The minor-party filing deadline for the Michigan State Senate Districts 8 and 28 special elections is on Aug. 4.

The major party primary is scheduled for Aug. 3, and the general election is scheduled for Nov. 2. 

In District 8, seven Republicans and two Democrats will compete in the Aug. 3 primaries. For District 28, there are two Democrats and three Republicans competing.

The District 8 special election was called after Peter Lucido (R) was elected Macomb County Prosecutor. The District 28 special election was called after Peter MacGregor (R) was elected Kent County Treasurer. 

As of August 2, the Michigan State Senate is composed of 16 Democrats and 20 Republicans. Michigan has had a divided government since 2019. A divided government occurs when different parties control the state senate, state house, and governorship. There are currently 12 states with divided governments.

Additional Reading:

Michigan Supreme Court ruled 4-3 Thursday to keep Detroit Proposal P charter revision on Aug. 3 ballot

The Michigan Supreme Court ruled 4-3 on July 29 that Proposal P—a ballot measure to replace the Detroit City Charter—could stay on the August 3 ballot.

Michigan Supreme Court Justices Welch, Bernstein, McCormack, and Cavanagh voted to overturn the lower courts’ decisions, keeping Proposal P on the ballot. Justices Viviano, Clement, and Zahra dissented. The court ruled that, while the Home Rule Cities Act was unclear about the role that the governor should play in a charter revision ballot question, the Michigan State Constitution gives control over a city’s charter to its voters.

If Proposal P is approved on August 3, it would make changes to multiple sections of Detroit’s City Charter. Some highlighted changes include

  1. allowing for free public broadband internet;
  2. adding new police training programs;
  3. prohibiting certain types of police conduct, such as no-knock warrants, firing tear gas or rubber bullets at protesters, and accepting federal military surplus equipment;
  4. setting up a task force to address reparations for Detroit’s Black residents;
  5. creating a property tax overassessment relief program; and
  6. enacting policy designed to promote affordable access to water for the city’s residents.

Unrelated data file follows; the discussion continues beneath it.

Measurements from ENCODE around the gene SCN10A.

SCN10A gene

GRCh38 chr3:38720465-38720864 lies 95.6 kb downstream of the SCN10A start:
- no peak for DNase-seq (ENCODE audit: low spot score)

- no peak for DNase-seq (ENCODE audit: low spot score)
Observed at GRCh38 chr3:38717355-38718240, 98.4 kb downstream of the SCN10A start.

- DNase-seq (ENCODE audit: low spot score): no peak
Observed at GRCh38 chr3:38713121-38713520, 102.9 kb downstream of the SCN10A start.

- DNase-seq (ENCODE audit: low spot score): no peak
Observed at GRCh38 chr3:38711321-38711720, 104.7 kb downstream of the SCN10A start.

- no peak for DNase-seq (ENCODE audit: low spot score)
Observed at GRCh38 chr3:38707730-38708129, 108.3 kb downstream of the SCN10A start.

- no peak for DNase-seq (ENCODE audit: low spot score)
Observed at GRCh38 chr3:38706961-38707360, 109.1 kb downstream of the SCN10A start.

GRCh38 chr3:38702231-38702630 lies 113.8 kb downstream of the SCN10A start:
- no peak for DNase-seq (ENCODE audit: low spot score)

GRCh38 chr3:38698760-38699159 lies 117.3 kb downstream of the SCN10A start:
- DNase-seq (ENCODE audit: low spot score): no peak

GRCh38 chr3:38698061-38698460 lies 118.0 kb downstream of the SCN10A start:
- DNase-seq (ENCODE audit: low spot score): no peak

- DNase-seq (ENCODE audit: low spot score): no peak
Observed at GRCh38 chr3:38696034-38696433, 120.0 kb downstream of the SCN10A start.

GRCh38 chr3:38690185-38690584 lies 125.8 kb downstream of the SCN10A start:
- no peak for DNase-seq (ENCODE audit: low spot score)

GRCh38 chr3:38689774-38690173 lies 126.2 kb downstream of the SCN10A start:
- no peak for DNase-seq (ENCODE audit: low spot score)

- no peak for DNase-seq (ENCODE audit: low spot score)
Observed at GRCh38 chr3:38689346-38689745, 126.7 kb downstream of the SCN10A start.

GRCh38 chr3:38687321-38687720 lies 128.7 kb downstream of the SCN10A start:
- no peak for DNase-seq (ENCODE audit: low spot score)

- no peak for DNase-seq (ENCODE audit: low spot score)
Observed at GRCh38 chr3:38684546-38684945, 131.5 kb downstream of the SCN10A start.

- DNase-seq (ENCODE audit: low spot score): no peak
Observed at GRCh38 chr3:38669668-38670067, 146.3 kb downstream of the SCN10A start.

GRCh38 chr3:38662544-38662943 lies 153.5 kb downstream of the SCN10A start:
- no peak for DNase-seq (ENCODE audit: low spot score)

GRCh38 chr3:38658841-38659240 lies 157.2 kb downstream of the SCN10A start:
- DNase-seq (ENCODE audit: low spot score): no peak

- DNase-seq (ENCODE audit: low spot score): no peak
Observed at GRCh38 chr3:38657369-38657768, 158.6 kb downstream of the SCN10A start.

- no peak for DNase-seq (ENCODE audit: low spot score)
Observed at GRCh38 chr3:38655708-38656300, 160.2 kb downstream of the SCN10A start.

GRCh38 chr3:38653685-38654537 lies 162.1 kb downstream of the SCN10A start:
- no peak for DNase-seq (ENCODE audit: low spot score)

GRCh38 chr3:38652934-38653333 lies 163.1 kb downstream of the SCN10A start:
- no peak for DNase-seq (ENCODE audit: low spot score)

The Supreme Court’s decision came after a months-long legal battle over whether Detroit could vote on a charter revision ballot measure without the governor’s approval.

It began last February when the Detroit Charter Revision Commission, which was created by 2018’s Proposal R, completed its draft of the revised charter. The draft was approved by Detroit’s City Clerk in March and then sent to Michigan Governor Gretchen Whitmer according to the Michigan Home Rule Cities Act. Gov. Whitmer declined to approve the revised charter and returned it with feedback. Attorney General Dana Nessel said that Proposal P could remain on the ballot despite the lack of approval from Gov. Whitmer, and the Detroit Elections Commission certified Proposal P in May.

Following Proposal P’s certification, two lawsuits were filed seeking to block the measure from the ballot. The lawsuits argued that the Home Rule Cities Act (HRCA) required Gov. Whitmer’s approval to put Proposal P on the ballot. The defendants argued that the HRCA didn’t explicitly require the governor’s approval for certifying a charter revision ballot measure.

The Wayne County Circuit Court ruled in favor of the plaintiffs on May 26. The Detroit Charter Revision Commission filed appeals with the Michigan Court of Appeals and Michigan Supreme Court. On June 3, the Michigan Court of Appeals upheld the Wayne County Circuit Court’s decision. These rulings would have struck Proposal P from the August 3 ballot, but the Michigan Supreme Court suspended the Circuit Court’s ruling on June 1 and the Court of Appeals ruling on June 4.

Special primary elections to be held on August 3 in Michigan State Senate Districts 8 and 28

The special primary elections for Michigan State Senate District 8 and 28 are on Aug. 3. The major party candidate filing deadline passed on April 20, and the filing deadline for minor party and independent candidates is Aug. 4. The general election is scheduled for Nov. 2.

District 8

In the Democratic primary, John Bill and Martin Genter are competing to advance to the general election. In the Republican primary, Mary Berlingieri, Bill Carver, Kristi Dean, Grant Golasa, Pamela Hornberger, Terence Mekoski, and Douglas Wozniak are competing to advance to the general election.

Andrew Kamal is running as an independent in the general election.

The special election for District 8 was called after Peter Lucido (R) left office after being elected Macomb County Prosecutor on Nov. 3, 2020. The seat has been vacant since Lucido resigned on Dec. 31. Lucido had served since 2019.